On being a girl geek

Amanda Hocking has this remarkably insightful way of looking at things.

If you don’t know who Amanda Hocking is, you should. She’s sold more books in the last minute and a half than most bestsellers hope to sell in a month. Or a year. Or their entire careers. Or something crazy like that. She puts out eBooks and Print On Demand (POD) books – she is her own publisher. It’s a fascinating case study in “going viral” because first her books went viral, then she went viral as the media rushed to report on her as a story.

But who cares about that part of it (other than me, who aspires to her level of success) – she’s a writer and writes some nifty blog posts. This one about dude geeks vs. lady geeks resonated particularly well with me.

I’m a lady geek who knows that about myself, but I think there are a lot of women who wouldn’t classify their interests as geeky, but are just as funny/quirky/odd as the guys who paint miniature figurines or collect baseball cards or attend movies in full storm trooper gear.

Amanda says that the traditional “dude” geeky things are acceptable and the “lady” geeky things aren’t. I have a feeling this is an observation bias, and that she could benefit from a few showings of Twilight with my sister and her Twi-moms friends, where they can literally repeat every line of dialogue. Probably hum all the tunes, too. If pressed, I imagine interpretive dances would be possible. “You think you can out-dance me?”

But then, I don’t think she’s wrong when she says:

I think if were to get a room of geeks together and have them make a food chain of what geeks would be on top and what would be on the bottom, there would be much arguing, but there would be almost a unanimous vote to put Twihards and Sex and the City fans on the bottom.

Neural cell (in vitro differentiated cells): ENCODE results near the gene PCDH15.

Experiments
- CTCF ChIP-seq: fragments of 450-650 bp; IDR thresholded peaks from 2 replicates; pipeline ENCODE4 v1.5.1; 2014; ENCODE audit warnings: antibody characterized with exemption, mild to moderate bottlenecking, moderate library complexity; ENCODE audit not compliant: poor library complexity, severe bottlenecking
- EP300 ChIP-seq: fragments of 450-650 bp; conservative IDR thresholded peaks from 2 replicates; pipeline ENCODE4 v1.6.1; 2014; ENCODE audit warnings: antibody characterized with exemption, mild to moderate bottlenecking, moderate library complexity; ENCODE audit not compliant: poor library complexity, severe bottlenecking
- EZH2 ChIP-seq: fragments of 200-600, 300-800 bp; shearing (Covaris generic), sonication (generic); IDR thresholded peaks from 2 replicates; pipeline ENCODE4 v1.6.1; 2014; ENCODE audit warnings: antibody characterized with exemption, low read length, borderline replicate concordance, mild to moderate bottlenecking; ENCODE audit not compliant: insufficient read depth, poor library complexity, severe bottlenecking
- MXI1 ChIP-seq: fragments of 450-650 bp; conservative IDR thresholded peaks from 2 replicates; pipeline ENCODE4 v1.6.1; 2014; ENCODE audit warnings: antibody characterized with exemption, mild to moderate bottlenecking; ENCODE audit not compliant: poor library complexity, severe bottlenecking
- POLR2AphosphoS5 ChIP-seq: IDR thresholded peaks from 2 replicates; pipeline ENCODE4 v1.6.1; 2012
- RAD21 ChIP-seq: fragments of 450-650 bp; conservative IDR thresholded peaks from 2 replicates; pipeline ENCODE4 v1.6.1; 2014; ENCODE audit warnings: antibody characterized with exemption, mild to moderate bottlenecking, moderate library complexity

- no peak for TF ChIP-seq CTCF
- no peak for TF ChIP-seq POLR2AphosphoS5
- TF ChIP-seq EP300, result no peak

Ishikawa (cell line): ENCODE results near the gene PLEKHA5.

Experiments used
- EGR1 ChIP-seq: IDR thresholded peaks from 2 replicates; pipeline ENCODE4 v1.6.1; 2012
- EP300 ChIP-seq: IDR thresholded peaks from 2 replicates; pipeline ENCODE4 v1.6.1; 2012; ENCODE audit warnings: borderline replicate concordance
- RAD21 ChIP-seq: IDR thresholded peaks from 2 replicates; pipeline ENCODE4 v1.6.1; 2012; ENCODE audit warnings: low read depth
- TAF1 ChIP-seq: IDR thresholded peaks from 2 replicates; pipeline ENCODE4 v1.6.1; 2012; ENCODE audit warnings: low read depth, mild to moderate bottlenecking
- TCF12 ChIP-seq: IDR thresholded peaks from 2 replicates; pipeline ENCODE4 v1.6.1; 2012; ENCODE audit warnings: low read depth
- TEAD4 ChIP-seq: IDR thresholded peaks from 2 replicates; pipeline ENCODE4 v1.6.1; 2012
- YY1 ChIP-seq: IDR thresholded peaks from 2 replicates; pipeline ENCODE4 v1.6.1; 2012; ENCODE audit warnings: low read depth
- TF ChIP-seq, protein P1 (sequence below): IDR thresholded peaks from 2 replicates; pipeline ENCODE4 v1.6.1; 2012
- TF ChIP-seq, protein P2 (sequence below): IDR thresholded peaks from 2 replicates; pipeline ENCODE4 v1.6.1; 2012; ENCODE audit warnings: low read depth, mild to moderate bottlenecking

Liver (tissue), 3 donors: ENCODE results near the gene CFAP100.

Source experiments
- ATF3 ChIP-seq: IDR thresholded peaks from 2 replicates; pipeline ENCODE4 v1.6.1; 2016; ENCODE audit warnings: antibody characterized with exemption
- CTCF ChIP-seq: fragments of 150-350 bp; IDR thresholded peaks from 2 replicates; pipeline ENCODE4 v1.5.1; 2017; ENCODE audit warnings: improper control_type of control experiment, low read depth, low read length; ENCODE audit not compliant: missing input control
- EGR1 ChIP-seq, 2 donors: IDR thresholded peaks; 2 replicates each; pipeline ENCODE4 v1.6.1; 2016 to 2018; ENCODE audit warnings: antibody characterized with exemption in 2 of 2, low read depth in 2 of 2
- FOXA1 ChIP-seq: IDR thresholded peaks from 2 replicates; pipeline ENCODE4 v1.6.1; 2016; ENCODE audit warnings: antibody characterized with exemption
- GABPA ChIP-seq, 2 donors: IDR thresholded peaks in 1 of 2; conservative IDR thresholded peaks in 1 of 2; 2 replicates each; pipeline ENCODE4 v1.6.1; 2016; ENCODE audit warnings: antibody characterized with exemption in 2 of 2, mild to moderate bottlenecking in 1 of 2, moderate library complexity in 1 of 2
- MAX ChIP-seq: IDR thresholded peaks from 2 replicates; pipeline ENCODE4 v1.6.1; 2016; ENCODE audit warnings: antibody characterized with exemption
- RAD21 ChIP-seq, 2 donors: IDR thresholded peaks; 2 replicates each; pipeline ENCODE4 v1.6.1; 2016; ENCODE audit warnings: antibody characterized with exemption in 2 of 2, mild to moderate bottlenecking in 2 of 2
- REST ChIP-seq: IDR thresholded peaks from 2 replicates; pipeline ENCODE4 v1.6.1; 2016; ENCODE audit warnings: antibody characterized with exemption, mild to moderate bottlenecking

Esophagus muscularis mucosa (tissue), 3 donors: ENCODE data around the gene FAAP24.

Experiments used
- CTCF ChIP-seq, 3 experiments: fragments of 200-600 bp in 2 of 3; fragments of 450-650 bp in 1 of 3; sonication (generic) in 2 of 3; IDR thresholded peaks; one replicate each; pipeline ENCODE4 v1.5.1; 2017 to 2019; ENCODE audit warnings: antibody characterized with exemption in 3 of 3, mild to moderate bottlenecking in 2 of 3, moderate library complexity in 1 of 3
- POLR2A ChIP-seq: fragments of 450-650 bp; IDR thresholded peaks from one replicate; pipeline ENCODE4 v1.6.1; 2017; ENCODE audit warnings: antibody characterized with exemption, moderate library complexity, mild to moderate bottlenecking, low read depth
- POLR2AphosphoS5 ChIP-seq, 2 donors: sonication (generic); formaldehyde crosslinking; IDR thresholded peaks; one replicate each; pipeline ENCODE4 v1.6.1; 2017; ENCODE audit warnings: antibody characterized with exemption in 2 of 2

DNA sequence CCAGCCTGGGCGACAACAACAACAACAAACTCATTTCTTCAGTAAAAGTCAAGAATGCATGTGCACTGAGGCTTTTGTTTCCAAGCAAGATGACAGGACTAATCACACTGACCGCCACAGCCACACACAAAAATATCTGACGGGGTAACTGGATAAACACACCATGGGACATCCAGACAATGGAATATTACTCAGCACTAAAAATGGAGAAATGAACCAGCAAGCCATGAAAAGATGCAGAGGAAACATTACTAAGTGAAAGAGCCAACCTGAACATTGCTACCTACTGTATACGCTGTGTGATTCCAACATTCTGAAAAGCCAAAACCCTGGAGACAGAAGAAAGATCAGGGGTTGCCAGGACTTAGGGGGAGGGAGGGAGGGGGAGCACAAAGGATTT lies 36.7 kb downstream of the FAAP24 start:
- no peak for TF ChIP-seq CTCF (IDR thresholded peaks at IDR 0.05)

Why is that? She keys in on romance as the key difference. Do you think that’s it?

I think from my point of view, geeky interests are in general frowned upon, regardless of gender categorization. I have spent loads of my life trying to avoid sharing too much about my various geeky interests.

I remember vividly an intense conversation I had with a 7th grade boy from my class about the Ultima IV videogame (sidenote: Anyone know if the games are still out there in the public domain somewhere? I check the app store for the iPad port every once in a while…loved that series…) that we both played. Until that moment, that conversation, I hadn’t realized that *anyone* I knew played the same videogame and knew anything about it. It was certainly not possible that any other girl I knew would have played the game (even though I got into the series because my older sister played the first one or two.) Girls other than me didn’t play video games (this is 7th grade, remember. I had no idea.)

So I geeked out with the guy for a bit, until it dawned on me that I was talking with intensity about a videogame with another person. A boy, no less. I remember the strong urge to change the subject/move elsewhere/do something else because I was exposing my extreme geekiness just by talking to him. (For the record, it was clear from our conversation that I was the far superior player, natch. This further added to my sudden bout of self-consciousness.)

Somewhere in adulthood, this all changed. Is it parenthood, which so clearly obliterates ones feelings of self-consciousness about so many things as we become aggressive information seekers, sharers, and worriers? Or just that whole “maturity” thing, which I’m not sure I’ve achieved yet but I’ve read about it in books. Oh gosh I am such a book geek! I can’t help myself – when I see people reading a book I like, I have to ask them about it. My only complaint about ebook readers is that I can’t tell at a glance what someone is reading. Unless I peer over their shoulder. That seems a touch weird, right?

There are still aspects of my geekiness that I do try to obscure, or at least not inundate others with. And I do apologize profusely when I’ve drenched someone with one of my geeky interest areas, like I did the other day with breastfeeding and a young woman who isn’t a mom but would like to be one day. But more and more I’m accepting and embracing my geekiness and figuring that people who find it less acceptable, well, they probably just have a “oh she’s such a geek” column in their head that they file more examples under. Who am I kidding? Nobody else has the mental filing system metaphor. I’m such a geek!

So I shared some of mine. How are you geeky, and how do you accept the geeky parts of yourself?

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